Polarization; left-right, up & down

left, right, up, down, polarization, division,

A Quick point…

The term polarization is routinely used in a variety of ways, underscoring the importance of defining the term clearly and distinguishing among types or defining signs of polarization. Broadly, polarization refers to a state in which the opinions, feelings, behaviours, or interests of a group or society become more bimodal and the two modes move further apart. This broad concept can be broken down into more specific types of polarization. 

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1. Ideological or preference polarization refers to the polarization of people’s views about public issues, either across the board or in particular policy areas.  

2. Affective polarization, or negative partisanship, refers to sharpening feelings of animosity between people of different political persuasions work also points to the importance of residential or social polarization, characterized by people becoming increasingly separated into communities or groups that interact with each other less. 

3. When any type of polarization overlaps with party identities, partisan polarization exists. Partisan polarization can also be fueled by partisan warfare—the no-holds-barred approach in which politicians seek above all to expand the power of their party and weaken the other party.

Various studies suggest that polarization leads to the political gridlock and obstructionism, a decline in policy innovation and progress, and even a drop in public support for democracy. Yet while the polarization of US politics and society has been a prevalent phenomenon of American democracy since the 1970s, key questions about the scope, character, and implications of polarization in US foreign policy remain to be fully answered.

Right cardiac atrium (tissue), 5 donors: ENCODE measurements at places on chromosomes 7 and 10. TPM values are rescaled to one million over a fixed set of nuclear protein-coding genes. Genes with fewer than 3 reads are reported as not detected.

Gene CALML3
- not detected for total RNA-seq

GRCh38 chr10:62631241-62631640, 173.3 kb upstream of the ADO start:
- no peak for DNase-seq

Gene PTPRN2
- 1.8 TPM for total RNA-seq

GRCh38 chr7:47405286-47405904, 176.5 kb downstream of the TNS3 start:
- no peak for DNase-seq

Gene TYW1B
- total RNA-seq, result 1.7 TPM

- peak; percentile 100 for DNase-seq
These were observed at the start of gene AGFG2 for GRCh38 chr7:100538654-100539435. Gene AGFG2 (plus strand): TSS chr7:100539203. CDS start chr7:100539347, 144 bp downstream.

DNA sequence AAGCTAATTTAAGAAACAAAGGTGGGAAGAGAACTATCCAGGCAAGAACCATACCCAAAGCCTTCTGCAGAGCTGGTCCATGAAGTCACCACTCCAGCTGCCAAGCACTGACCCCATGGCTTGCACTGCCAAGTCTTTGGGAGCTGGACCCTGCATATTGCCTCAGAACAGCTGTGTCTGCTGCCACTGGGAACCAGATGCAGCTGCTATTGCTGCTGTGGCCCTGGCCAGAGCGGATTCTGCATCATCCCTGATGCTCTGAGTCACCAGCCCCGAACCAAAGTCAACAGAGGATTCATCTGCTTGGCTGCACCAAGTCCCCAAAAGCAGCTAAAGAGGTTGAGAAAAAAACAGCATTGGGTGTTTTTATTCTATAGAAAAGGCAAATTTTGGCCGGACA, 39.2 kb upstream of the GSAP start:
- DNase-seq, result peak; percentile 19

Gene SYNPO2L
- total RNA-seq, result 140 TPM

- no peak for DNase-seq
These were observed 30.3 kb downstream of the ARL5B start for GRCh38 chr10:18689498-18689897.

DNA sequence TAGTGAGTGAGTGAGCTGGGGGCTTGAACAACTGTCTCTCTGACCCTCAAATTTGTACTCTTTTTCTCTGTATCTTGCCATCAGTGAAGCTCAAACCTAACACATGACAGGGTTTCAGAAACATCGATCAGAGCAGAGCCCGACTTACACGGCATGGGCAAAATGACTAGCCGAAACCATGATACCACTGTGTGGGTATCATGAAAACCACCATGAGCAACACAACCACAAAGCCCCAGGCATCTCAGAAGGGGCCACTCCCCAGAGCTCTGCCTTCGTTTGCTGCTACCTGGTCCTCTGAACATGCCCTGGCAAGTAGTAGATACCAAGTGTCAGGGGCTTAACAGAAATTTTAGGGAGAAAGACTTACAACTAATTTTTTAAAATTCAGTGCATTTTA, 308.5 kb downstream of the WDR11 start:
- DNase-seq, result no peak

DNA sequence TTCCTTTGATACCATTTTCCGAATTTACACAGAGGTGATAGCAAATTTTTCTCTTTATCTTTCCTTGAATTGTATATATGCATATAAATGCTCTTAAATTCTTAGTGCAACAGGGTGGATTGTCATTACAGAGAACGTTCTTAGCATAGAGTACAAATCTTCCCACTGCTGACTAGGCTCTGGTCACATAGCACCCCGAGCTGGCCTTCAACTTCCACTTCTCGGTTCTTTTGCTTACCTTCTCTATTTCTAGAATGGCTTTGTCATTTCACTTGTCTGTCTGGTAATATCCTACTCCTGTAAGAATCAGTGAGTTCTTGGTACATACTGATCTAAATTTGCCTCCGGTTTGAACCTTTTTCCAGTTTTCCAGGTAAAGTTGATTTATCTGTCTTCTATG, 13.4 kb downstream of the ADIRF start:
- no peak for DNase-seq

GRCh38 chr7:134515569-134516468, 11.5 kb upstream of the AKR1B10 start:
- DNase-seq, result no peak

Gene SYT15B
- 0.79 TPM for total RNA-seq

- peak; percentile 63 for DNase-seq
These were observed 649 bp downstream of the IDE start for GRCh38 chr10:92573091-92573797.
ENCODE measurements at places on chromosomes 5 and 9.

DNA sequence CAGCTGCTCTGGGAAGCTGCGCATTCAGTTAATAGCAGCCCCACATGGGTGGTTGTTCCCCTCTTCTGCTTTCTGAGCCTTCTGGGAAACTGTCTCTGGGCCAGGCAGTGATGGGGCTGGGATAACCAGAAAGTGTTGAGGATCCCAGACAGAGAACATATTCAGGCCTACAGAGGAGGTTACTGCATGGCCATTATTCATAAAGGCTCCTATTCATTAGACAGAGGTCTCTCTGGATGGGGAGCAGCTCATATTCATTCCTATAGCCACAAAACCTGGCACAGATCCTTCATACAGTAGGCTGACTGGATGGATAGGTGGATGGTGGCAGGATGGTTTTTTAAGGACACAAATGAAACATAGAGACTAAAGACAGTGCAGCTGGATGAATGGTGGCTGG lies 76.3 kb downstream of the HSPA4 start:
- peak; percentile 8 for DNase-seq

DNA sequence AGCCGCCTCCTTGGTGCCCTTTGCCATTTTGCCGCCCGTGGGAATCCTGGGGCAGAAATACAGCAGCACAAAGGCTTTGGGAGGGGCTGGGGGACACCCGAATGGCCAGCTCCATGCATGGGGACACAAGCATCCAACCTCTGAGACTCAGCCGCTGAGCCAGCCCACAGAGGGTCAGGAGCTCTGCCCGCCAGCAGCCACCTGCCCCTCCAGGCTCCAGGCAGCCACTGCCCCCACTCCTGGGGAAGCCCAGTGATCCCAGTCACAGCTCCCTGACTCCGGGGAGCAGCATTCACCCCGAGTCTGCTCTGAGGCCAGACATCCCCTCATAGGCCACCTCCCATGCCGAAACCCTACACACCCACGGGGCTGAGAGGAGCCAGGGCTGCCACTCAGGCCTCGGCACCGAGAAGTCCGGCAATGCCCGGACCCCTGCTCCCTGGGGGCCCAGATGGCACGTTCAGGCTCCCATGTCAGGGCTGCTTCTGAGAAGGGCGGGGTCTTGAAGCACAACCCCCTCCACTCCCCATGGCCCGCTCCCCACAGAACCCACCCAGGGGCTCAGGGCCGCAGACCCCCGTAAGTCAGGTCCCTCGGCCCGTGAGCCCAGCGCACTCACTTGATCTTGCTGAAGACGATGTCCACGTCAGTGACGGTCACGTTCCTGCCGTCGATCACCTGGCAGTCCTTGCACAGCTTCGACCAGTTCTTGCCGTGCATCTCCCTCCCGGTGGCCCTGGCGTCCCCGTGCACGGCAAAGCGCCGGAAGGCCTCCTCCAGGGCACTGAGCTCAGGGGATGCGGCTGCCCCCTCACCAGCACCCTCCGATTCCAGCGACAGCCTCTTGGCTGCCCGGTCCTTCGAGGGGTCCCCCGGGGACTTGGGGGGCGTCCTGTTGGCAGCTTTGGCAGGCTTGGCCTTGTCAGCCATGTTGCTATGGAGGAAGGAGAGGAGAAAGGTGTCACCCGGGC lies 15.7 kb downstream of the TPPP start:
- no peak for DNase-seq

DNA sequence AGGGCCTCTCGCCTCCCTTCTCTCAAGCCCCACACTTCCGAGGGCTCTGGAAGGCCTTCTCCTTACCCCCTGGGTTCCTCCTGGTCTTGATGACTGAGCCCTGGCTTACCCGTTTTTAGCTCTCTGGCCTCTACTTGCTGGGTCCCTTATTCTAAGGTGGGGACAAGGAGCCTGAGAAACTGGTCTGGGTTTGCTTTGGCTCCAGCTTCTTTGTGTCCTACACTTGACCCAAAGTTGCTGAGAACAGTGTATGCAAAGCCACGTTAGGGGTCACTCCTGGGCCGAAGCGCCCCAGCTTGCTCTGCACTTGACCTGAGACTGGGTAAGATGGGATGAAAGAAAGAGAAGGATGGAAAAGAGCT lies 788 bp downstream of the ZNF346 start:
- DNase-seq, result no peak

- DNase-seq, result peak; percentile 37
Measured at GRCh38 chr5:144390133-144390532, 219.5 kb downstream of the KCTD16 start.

Another body of work has shown how polarization has bred a new generation of congressional foreign policy entrepreneurs, who aim to change US foreign policy as well as their parties’ foreign policy position. In response to congressional polarization, presidents increasingly circumvent a gridlocked legislative branch by exercising executive power unilaterally. Partisan polarization also influences the executive branch appointments, leading presidents to appoint fewer officials from the opposition party to senior positions.

On the whole, foreign policy has not been immune from the rising levels of preference, and affective, social, and partisan polarization that have characterized American politics in recent decades. From the public to members of Congress, Democrats and Republicans have diverged in their views and behaviour on international issues. This rising polarizatioan has had a series of concerning effects, from an increase in US unilateralism to a decline in America’s international cooperation capacity and overseas reputation.

At a time when a variety of policy challenges call out for enhanced international engagement and cooperation, polarization is making it harder for the US to contribute constructively to global problem-solving and international order maintenance.

Yet some key debates about polarization and foreign policy remain unresolved.

(References removed and abridged by me)

Polarization; left-right, up & down

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